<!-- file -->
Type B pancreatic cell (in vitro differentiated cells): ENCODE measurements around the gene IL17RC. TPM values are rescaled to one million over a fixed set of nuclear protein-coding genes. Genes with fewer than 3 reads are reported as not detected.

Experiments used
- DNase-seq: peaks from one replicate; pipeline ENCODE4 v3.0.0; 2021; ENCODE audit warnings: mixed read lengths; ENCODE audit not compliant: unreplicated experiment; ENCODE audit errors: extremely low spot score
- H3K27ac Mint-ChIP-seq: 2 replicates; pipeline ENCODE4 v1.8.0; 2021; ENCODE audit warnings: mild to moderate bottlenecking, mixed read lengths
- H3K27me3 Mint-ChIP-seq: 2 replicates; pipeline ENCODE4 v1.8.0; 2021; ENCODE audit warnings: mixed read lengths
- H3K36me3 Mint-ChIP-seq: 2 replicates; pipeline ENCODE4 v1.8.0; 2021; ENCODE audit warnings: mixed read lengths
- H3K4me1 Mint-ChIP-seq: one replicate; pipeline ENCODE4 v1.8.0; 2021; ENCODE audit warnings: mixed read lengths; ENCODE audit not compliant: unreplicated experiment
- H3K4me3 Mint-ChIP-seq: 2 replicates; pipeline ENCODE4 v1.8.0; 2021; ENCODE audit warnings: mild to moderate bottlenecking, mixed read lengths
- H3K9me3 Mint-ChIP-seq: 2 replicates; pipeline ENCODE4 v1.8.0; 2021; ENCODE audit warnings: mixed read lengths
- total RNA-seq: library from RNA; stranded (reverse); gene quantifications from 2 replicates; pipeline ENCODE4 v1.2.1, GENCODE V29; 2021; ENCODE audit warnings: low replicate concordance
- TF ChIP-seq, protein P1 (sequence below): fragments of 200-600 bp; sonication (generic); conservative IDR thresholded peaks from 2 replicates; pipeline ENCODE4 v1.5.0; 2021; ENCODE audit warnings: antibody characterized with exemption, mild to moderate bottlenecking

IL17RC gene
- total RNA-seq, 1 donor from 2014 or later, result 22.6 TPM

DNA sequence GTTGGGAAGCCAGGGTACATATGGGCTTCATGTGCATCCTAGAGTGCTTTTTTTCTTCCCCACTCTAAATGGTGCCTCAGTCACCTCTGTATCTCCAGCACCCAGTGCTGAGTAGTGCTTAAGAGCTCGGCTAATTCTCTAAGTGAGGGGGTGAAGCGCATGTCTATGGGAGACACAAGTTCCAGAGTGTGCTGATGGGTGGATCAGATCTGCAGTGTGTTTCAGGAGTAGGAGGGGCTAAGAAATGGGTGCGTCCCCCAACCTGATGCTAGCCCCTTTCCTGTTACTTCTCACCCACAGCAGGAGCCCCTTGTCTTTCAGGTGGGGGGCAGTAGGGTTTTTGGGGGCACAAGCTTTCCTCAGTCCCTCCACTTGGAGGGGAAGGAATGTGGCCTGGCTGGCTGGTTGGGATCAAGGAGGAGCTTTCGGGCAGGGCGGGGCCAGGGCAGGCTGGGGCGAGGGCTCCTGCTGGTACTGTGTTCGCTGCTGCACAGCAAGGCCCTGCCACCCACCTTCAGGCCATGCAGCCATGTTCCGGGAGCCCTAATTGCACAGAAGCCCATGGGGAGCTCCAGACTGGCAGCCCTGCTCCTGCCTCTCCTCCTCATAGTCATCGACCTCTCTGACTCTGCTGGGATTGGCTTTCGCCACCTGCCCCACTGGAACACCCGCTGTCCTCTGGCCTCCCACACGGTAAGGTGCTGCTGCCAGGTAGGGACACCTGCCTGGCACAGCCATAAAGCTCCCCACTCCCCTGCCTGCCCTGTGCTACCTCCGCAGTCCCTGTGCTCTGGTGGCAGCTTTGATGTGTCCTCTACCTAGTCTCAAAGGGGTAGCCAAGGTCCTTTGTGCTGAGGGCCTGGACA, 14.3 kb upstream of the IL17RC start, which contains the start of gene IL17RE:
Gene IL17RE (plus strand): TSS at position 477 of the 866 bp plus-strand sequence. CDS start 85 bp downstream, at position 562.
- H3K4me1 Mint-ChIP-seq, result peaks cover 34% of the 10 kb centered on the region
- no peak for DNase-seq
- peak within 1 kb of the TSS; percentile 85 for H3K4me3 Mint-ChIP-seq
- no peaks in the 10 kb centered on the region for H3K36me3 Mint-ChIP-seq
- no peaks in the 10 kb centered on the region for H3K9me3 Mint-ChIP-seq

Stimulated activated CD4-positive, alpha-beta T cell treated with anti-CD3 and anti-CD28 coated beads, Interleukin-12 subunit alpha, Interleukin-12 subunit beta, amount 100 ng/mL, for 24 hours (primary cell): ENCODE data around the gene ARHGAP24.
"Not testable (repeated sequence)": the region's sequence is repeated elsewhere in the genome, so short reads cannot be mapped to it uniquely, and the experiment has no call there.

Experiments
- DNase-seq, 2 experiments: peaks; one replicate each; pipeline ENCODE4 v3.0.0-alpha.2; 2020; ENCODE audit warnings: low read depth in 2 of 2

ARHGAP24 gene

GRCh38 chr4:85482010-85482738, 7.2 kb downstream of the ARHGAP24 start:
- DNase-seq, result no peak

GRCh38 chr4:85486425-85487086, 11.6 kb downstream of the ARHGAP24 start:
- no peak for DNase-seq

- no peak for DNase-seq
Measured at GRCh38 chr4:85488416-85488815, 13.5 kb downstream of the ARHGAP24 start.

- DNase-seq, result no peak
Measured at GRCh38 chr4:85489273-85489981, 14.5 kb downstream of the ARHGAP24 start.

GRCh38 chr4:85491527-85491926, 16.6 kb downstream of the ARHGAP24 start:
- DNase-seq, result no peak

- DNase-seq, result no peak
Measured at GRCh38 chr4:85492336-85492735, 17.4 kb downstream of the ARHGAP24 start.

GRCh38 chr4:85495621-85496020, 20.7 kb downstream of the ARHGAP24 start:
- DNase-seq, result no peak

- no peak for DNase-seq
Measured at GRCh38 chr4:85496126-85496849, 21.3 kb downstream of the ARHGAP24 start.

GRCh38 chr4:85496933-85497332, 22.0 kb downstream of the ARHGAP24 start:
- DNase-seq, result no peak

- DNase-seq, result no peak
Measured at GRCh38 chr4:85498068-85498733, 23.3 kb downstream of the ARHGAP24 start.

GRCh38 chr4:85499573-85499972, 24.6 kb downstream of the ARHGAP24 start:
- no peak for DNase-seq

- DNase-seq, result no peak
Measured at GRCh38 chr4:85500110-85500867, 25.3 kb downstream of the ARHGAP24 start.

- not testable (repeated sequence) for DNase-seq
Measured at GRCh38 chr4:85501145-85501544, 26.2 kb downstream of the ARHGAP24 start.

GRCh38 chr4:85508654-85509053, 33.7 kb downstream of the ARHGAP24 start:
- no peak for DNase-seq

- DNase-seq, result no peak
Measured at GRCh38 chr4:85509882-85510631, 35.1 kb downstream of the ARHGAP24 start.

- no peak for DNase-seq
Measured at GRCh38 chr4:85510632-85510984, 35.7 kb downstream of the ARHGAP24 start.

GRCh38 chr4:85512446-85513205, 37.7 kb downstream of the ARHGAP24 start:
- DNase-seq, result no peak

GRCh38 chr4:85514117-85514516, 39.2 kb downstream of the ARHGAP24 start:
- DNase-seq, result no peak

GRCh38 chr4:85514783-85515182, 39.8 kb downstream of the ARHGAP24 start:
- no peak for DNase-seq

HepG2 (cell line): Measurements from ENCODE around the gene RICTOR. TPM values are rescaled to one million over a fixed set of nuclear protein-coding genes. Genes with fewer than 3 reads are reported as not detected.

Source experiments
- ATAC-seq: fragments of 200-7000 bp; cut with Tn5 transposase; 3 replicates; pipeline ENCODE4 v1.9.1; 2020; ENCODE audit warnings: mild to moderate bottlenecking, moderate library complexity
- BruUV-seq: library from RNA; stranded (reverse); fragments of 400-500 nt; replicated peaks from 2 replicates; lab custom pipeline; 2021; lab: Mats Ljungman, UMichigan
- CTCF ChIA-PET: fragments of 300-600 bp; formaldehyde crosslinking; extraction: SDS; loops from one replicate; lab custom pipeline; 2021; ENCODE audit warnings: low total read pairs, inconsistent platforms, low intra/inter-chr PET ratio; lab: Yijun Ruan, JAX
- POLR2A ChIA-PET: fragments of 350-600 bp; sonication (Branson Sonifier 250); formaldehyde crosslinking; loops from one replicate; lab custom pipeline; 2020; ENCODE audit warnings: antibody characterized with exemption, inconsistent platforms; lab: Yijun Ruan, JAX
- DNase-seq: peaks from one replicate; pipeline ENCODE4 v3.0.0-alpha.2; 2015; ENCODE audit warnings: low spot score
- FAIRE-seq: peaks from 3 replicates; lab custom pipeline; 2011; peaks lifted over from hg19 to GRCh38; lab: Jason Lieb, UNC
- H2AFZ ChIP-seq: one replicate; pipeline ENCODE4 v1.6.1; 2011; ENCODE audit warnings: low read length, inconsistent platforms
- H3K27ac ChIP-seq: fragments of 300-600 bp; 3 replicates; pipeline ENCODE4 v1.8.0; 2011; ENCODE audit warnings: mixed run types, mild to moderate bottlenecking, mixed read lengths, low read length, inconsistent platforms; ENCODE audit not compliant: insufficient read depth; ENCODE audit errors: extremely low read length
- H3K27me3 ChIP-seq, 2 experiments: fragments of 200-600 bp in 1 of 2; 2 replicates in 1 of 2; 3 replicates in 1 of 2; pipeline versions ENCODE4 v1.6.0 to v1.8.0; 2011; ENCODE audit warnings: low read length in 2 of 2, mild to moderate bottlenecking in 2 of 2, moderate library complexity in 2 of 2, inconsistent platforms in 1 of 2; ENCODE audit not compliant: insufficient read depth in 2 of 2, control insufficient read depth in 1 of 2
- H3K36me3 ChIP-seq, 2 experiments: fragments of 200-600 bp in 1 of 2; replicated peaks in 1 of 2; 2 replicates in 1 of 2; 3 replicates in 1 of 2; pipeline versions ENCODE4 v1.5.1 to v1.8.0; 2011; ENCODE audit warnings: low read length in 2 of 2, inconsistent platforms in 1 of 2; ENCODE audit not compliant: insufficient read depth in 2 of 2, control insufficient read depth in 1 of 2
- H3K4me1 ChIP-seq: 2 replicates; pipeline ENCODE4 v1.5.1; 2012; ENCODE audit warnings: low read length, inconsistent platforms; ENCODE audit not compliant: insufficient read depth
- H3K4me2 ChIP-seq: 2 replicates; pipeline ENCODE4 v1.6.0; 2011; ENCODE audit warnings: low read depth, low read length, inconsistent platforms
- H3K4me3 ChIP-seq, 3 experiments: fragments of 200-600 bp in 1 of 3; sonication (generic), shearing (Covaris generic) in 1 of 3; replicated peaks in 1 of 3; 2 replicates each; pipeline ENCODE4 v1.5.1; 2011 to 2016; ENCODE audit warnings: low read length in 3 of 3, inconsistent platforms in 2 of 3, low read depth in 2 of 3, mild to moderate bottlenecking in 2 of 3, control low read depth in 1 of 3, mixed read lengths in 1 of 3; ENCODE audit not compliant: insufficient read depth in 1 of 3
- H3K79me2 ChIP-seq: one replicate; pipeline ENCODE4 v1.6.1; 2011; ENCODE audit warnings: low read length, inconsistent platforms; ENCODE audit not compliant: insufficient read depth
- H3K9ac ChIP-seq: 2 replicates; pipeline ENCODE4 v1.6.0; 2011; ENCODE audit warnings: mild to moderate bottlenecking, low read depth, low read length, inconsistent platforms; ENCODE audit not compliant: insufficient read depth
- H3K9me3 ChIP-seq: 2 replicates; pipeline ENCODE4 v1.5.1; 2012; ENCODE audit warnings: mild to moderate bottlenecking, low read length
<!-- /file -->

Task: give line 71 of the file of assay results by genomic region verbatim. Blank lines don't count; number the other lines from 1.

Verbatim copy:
- FAIRE-seq: peaks from 3 replicates; lab custom pipeline; 2011; peaks lifted over from hg19 to GRCh38; lab: Jason Lieb, UNC